My first divorce exhausted me in mind, body, and spirit. I felt like I had just been kicked in the stomach all the time for about 4 years. I felt so much anxiety about all of the life changes occasioned by divorce that I couldn't even open my mail at certain times. I would think, "I don't have the energy or the money to address whatever is in that envelope, so I'll worry about my career first and then clean up the financial mess." Of course, my career was in shatters at that time too--and I didn't have enough life energy to address the problem. If you think this kind of depression is not a real thing, you haven't been there. If you have been there, you understand.
People make bad decisions when they are in constant fear and exhaustion. I did too. When you are in enough pain, you will do almost anything for a little relief, even when you know what you are doing is not right or good for you. Trying to teach people who are bereft of life energy morality never works. They probably already know what you were telling them, but they are in so much pain, they don't care. In a way, it's exactly like refusing to open your mail, thinking "I have to get through the next hour. I can't even think about how this might eventually come back to haunt me."
Some of you are overloaded, having all the responsibility for your children as a single parent. Some of you do not get your children nearly as often as you want and you are in pain over it. Many of you struggle with career setbacks that either resulted from your divorce or contributed to it. Most of you feel like it is a challenge to live from day to day even without worrying about dating and social life. I feel your pain.
These are a few ideas I think might be useful to you:
1. You are not exhausted by your circumstances. You are exhausted by your thoughts. Negative and powerless thoughts are a big source of depression and anxiety--and they can be stubbornly difficult to change. They are especially difficult to change when we have associated them with being a good person. If my identity was being an exemplary husband and father and church member, it might be very difficult for me to accept that my life no longer looks like that. It may be very difficult for me to let go of the thought that "no other success can compensate for failure in the home" and adjust to the idea that God has a plan for me and this "tragedy" was part of it. To reclaim your life energy, you have to shift away from the heavy thoughts and embrace thoughts that are lighter and more hopeful. A lot of our life coaching practice is helping people to do that.
2. Exercise. There is nothing that punches anxiety in the face as well as exercise. Believe me, I know you don't feel like you can. I know you feel like you don't have the energy for exercise. But the boost of endorphins you will get from a good workout (or even a mediocre one) can give you an amazing level of relief for several hours or even an entire day. Don't think about it. If you do that, you will talk yourself out of it. Put on your shoes and go for a run or head for the gym and lift weights.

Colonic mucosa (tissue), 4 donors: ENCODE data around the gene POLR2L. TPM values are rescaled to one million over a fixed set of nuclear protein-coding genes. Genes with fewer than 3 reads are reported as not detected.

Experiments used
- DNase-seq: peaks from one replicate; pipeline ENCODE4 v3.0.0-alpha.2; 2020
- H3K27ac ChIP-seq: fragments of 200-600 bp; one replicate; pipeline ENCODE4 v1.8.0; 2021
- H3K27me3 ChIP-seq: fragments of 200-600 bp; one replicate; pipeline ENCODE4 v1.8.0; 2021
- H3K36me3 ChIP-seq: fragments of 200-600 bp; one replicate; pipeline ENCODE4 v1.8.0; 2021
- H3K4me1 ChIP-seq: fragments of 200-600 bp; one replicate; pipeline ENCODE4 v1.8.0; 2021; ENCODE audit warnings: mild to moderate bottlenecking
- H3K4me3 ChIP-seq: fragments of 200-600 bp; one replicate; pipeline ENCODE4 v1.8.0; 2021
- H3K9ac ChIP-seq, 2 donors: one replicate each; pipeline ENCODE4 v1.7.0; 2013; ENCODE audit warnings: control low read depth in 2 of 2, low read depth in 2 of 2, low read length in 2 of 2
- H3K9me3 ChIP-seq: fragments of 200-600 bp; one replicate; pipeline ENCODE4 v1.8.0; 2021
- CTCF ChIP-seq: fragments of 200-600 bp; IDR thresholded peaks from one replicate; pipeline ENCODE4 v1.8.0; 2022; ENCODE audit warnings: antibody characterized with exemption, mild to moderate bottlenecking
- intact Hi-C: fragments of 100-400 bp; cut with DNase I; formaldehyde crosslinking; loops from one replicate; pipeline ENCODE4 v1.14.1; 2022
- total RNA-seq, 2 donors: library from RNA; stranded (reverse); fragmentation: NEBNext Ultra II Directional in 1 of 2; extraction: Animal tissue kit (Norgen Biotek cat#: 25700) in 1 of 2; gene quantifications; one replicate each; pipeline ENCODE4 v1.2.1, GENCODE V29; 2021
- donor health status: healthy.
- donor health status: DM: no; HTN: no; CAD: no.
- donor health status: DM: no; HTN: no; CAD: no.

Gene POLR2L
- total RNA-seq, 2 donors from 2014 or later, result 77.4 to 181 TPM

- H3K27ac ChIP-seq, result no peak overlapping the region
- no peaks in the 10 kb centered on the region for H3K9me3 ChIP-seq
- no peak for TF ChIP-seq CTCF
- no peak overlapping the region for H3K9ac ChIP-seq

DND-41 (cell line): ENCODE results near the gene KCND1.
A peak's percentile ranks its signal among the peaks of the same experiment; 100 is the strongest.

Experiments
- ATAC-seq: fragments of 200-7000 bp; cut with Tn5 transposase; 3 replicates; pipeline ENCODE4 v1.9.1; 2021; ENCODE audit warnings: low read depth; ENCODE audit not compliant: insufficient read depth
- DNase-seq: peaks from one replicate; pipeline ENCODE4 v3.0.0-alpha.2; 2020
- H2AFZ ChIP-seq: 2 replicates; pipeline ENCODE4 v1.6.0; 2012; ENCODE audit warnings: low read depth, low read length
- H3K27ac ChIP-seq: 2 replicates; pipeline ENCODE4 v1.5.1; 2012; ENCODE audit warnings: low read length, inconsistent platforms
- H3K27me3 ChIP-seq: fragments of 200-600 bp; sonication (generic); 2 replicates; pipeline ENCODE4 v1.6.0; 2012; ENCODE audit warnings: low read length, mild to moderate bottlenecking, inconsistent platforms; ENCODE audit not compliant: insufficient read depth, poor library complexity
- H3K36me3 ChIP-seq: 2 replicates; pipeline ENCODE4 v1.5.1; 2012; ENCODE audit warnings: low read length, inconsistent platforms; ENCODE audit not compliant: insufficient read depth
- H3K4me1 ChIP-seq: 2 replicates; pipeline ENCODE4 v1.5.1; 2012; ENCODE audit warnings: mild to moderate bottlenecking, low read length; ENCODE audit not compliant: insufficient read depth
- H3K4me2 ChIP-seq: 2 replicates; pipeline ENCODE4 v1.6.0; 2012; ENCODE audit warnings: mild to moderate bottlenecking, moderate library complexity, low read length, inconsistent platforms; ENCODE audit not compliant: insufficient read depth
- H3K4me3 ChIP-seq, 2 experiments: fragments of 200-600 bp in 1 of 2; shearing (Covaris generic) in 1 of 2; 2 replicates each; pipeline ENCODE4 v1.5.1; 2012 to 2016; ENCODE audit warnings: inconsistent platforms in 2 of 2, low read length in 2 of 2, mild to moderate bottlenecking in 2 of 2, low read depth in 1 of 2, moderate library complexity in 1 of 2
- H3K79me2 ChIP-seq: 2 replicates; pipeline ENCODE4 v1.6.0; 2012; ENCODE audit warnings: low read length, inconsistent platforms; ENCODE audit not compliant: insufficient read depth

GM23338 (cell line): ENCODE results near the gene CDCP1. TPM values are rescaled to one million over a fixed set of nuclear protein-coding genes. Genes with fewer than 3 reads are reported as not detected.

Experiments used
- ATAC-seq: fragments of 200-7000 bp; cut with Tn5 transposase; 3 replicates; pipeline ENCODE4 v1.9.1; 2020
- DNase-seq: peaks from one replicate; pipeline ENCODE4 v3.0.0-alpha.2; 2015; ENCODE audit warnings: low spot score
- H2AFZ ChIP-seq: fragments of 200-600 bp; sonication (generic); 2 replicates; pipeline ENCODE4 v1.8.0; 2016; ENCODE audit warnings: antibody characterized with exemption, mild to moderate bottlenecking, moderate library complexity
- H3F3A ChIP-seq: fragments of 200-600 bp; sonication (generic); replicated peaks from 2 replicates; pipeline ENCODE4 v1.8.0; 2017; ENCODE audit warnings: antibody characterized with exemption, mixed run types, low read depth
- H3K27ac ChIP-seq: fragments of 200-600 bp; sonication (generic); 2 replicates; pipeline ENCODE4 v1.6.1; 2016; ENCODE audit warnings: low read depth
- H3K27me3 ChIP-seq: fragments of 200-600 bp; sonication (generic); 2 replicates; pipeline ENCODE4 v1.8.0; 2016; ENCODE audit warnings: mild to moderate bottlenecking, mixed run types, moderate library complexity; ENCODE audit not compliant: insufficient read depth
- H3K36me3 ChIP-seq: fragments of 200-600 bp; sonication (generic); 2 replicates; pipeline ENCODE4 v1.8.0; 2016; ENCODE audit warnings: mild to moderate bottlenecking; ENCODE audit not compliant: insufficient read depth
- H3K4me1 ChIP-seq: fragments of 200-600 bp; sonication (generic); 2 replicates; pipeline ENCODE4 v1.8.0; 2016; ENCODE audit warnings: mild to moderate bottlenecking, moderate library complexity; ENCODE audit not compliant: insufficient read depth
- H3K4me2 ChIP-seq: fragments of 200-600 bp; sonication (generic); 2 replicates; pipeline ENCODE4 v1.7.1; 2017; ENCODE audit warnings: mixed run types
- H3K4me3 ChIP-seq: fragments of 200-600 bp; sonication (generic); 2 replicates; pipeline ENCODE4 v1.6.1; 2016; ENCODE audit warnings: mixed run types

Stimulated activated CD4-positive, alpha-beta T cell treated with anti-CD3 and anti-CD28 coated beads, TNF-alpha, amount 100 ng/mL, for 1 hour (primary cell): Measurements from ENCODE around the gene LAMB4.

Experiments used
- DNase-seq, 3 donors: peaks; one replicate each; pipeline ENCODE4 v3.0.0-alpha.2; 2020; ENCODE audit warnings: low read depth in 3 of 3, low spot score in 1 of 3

3. There is no shame in taking medication. I am not suggesting that as the "go to" remedy for depression or anxiety. However, if you're unable to make the other things work such as thought work, exercise, prayer, meditation, and other mindfulness techniques, a trip to the doctor might make a big difference in helping you to get beyond depression and anxiety more quickly and help you minimize its destructive influence in your life.
4. Find a deeper spiritual purpose. It's almost a cliché in our faith that "everything happens for a reason" or "you are meant to learn something from everything you go through." Severe trials present an opportunity for deepening faith, maturity, and receiving revelation and insight. God did not put you here to just suffer and never know why. He will meet you in the wilderness if you let him. But follow that pillar of fire by night and eat the manna that falls from heaven. Don't build a golden calf. Having faith in God does not mean trying to do everything yourself. It does not mean being hyper focused and worried. That will drain your energy. So, discover the purpose in what you have gone through and begin to live life at a deeper level than just repeatedly thinking that the plan of God has been thwarted or it was not supposed to be this way. I recommend prayer, pondering scripture, journaling, and meditation.
5. Seek good friends. Having an emotional support system is one of the most important things you can do. You might feel like you don't have time to socialize. You don't have time not to. If you are depleted of life energy, wise friends can make all the difference.
I would love to hear your thoughts about dealing with the exhaustion that sometimes occurs in mid-single life too. Feel free to share with the group what has worked for you and what hasn't. What have you tried?